New Dynamo Features to Automate Connections Modeling with Design Input and Predefined Libraries

Dan Peticila Dan Peticila November 18, 2019

2 min read

With Autodesk University 2019 unfolding this week, it’s a perfect time to introduce new functionalities in Dynamo that will empower structural engineers to bring automation into their steel connection workflows. With the Revit 2020.2 point release, new Dynamo nodes and sample scripts bridge the gap between structural analysis and modelling phases, enabling standardization and faster iteration in the analysis and placement of steel connections.

The first enhancement of the dedicated Autodesk Steel Connections 2020 Dynamo package consists in a set of new nodes that read structural analysis results either from the native Revit analytical model or the data stored in the Results Manager, which can be imported from other applications like Robot Structural Analysis Professional. Forces or moments from load cases, combinations, and envelopes can be used as input and are read from the beam or column end tied to the selected node. These values are compared to user defined ranges of values for forces and moments to determine if the chosen steel connections are applicable. The takeaway: you can now filter steel connections based on structural analysis results.

Note that in order to leverage the full capabilities of using analysis information stored as results packages, the Structural Analysis Toolkit 2020 for Revit needs to be installed. It is available for free on the Autodesk App Store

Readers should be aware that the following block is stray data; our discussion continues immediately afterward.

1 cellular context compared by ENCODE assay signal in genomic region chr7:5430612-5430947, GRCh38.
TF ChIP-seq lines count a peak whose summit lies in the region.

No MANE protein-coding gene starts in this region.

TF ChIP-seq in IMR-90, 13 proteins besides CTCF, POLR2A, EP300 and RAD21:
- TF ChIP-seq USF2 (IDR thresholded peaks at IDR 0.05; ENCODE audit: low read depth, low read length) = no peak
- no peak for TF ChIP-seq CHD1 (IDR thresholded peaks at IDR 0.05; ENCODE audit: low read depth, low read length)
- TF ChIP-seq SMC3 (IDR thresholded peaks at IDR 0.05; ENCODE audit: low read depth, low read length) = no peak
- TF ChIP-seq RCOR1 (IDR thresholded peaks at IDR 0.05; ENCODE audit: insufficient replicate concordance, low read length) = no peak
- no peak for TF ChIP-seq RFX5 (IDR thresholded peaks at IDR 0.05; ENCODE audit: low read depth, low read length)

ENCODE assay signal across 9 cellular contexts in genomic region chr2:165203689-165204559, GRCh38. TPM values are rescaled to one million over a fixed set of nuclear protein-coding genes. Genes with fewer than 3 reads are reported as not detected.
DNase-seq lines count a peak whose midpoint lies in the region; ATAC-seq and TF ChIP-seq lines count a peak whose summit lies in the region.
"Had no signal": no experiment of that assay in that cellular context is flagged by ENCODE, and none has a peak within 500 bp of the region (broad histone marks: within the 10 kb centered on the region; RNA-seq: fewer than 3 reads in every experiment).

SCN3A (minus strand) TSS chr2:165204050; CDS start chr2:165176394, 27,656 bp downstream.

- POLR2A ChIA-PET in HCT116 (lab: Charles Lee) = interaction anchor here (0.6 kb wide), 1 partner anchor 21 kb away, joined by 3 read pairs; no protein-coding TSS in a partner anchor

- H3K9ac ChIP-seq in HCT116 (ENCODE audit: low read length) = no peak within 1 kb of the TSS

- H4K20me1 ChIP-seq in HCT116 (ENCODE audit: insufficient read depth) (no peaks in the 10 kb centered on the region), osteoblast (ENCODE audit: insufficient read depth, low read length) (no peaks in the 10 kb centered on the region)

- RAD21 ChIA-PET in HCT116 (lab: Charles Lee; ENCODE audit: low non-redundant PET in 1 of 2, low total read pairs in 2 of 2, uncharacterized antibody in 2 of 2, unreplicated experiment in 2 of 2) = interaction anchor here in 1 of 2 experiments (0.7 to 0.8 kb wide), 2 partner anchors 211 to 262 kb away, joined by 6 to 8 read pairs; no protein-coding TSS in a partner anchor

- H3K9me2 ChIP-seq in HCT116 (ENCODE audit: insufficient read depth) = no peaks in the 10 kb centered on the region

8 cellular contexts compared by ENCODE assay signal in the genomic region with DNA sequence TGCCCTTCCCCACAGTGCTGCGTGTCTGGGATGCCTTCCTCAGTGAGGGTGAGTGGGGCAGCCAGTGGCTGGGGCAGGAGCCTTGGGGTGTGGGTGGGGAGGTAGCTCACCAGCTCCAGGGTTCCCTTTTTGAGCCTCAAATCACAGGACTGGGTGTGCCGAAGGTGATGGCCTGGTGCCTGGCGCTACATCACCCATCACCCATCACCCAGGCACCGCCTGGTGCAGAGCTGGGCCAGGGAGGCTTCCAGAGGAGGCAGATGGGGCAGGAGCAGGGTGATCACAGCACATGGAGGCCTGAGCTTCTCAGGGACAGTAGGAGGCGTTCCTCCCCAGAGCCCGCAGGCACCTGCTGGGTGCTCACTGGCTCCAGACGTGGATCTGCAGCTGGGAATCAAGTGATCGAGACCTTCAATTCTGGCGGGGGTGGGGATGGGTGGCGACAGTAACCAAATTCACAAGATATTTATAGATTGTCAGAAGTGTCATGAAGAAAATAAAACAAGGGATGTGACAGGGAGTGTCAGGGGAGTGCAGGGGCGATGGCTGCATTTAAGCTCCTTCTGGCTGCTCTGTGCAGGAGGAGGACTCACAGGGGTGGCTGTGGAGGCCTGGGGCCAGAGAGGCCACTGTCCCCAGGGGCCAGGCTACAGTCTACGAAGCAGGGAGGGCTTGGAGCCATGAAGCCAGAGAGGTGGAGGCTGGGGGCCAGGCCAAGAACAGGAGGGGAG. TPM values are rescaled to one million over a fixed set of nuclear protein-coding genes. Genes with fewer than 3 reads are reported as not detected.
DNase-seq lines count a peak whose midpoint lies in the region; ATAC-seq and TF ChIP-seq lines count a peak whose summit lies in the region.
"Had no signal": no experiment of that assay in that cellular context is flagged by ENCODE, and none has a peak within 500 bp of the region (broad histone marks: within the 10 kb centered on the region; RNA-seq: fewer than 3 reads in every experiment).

The other main feature delivered with this Dynamo package update is the ability to load on-demand connection types from Revit libraries or from past projects. Remember, a Revit library for steel connections is simply a Revit file, where multiple pre-configured connection types are stored. Several existing Revit files can be used to feed the parameters for a new project and only the ones required will be automatically extracted and placed. This new functionality is provided through dedicated nodes that use as input the paths of Revit files.

The workflows enabled by this feature are multiple, but just to name the most impactful ones: imagine sharing the same library with all of your peers inside the same engineering office. Or imagine using a library as a common database between engineers and fabricators, always ensuring the right types are used.

As it was the case with the first version of the Dynamo package, we put a strong emphasis on ease of use, so we’ve included more out-of-the-box scripts, ready to be used as-is or to be further tailored and developed based on what your engineering practice requires.  

The bottom line: with these new automation capabilities for steel connections, we enable structural analysis to be better integrated in the process of placing steel connections, while reusing engineering knowledge to transition a steel building model to a more detailed state in less time. 

Please remember to always share your feedback with us, leaving a comment in the dedicated section or on the Revit Ideas Station.

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